FALLS CHURCH, Va. - President Bush yesterday proposed a $1.5 billion federal initiative to raise educational standards for high school students, a plan that includes requiring high school students to take annual tests in reading and math.
Speaking at the J.E.B. Stuart High School in Falls Church, Va., Mr. Bush said expanding yearly testing to students through grade 11 will help narrow the achievement gap facing many minority students and counter the nation's high drop-out rate.
"If you believe every child can learn, then it makes sense to measure to determine whether every child is learning," Mr. Bush said at the suburban Washington school.
Mr. Bush said his plan would include $200 million for a literacy program for struggling adolescent readers, $120 million to improve the way high school math is taught, and $500 million for a proposal to give financial rewards to teachers whose students show improvement.
In addition, Mr. Bush's initiative includes more federal dollars for programs aimed at top high school students, including a 73 percent increase for advanced placement and international baccalaureate programs; $12 million to expand state scholar programs; and an increase in Pell grants for high-achieving, low-income students.
But the centerpiece of Mr. Bush' proposal is his effort to extend the yearly testing requirements of the No Child Left Behind law, which is focused on narrowing the achievement gap that leaves many black and Hispanic students lagging behind white and Asian students.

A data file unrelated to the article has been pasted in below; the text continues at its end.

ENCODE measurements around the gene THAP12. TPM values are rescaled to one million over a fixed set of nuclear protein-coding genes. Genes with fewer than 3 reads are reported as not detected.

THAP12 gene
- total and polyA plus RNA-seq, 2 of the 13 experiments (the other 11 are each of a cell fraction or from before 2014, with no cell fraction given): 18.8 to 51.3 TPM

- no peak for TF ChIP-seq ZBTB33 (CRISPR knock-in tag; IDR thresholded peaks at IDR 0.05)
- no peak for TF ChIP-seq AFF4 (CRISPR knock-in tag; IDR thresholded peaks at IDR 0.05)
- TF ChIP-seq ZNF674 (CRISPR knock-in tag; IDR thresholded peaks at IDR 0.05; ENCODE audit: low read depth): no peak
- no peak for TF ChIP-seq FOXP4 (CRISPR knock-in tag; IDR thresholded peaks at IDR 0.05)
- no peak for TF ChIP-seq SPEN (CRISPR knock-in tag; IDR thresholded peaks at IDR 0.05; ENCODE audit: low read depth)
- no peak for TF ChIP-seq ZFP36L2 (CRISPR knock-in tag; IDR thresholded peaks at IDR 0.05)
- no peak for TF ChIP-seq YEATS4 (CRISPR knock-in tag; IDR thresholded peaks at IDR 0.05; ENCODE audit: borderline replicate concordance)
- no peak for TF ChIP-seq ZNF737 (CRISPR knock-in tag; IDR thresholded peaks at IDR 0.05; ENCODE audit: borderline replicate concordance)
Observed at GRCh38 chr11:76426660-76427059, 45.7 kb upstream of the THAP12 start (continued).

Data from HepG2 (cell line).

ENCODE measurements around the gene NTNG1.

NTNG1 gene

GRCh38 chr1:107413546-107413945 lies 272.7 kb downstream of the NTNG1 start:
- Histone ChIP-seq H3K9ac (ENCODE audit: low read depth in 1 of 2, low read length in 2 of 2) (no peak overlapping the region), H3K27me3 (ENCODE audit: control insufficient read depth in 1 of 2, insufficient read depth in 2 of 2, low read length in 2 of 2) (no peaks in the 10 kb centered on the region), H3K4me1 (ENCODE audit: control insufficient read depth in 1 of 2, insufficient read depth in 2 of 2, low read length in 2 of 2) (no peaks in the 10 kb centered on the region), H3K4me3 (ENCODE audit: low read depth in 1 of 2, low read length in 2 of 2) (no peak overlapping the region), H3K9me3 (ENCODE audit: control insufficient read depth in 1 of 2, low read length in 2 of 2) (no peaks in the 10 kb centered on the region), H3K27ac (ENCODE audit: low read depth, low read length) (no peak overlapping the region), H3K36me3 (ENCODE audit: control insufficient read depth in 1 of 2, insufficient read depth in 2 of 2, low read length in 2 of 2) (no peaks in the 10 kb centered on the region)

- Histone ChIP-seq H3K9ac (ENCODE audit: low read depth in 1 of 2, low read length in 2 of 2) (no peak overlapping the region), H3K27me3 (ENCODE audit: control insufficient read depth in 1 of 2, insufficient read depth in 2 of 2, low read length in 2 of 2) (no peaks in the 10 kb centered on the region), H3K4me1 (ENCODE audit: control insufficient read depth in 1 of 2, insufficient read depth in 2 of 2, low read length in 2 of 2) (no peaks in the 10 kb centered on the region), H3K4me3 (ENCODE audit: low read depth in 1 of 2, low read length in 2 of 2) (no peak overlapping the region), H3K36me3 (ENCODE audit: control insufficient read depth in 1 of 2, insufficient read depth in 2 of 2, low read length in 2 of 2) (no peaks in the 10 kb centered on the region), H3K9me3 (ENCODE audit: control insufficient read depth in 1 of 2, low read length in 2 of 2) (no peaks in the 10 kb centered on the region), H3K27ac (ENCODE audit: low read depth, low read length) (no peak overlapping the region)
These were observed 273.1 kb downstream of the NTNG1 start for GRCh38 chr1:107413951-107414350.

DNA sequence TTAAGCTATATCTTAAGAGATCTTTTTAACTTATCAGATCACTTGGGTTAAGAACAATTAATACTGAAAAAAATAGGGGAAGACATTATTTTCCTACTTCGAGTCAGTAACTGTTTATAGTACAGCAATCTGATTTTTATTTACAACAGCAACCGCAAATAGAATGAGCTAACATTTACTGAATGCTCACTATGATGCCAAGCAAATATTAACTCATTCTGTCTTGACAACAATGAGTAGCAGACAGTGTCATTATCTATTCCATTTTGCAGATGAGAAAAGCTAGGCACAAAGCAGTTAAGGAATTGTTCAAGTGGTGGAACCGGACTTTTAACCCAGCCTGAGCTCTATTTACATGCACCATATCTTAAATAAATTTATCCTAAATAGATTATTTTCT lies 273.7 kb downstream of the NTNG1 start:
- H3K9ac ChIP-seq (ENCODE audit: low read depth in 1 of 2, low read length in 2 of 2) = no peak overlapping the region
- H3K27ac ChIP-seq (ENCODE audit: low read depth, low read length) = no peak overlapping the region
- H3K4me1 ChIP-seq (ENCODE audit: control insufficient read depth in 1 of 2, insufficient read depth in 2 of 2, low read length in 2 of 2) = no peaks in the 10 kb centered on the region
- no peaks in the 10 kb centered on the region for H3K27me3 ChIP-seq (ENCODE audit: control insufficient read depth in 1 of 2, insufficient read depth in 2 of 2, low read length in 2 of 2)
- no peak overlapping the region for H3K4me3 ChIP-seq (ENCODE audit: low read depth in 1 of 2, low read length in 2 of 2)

Under the three-year-old law, students are required to be tested annually in reading and math in grades three through eight, and at least once during high school. As part of his high school initiative, Mr. Bush also earmarked $250 million to require that the 12th-grade National Assessment of Educational Progress in reading and math be given in every state every two years, as it is in grades four and eight. The requirement would allow states to compare results for high school seniors for the first time.
"Testing is important. Testing at high school levels will help us to become more competitive as the years go by," Mr. Bush said. "Testing in high schools will make sure that our children are employable for the jobs of the 21st century. Testing will make sure the diploma is not merely a sign of endurance, but the mark of a young person ready to succeed."
Mr. Bush's high school proposal drew immediate criticism from Democrats and some education groups. While applauding his effort to improve high schools, these critics contended that the President should fully fund the current No Child Left Behind law before expanding it to more grades.
Under Mr. Bush, federal education funding has risen by 40 percent, from $17.3 billion to $24.3 billion. But critics, including National Education Association and the American Federation of Teachers, contend the increase has not matched Mr. Bush's promises and is not enough to pay the costs of creating and grading the tests required by the new law.
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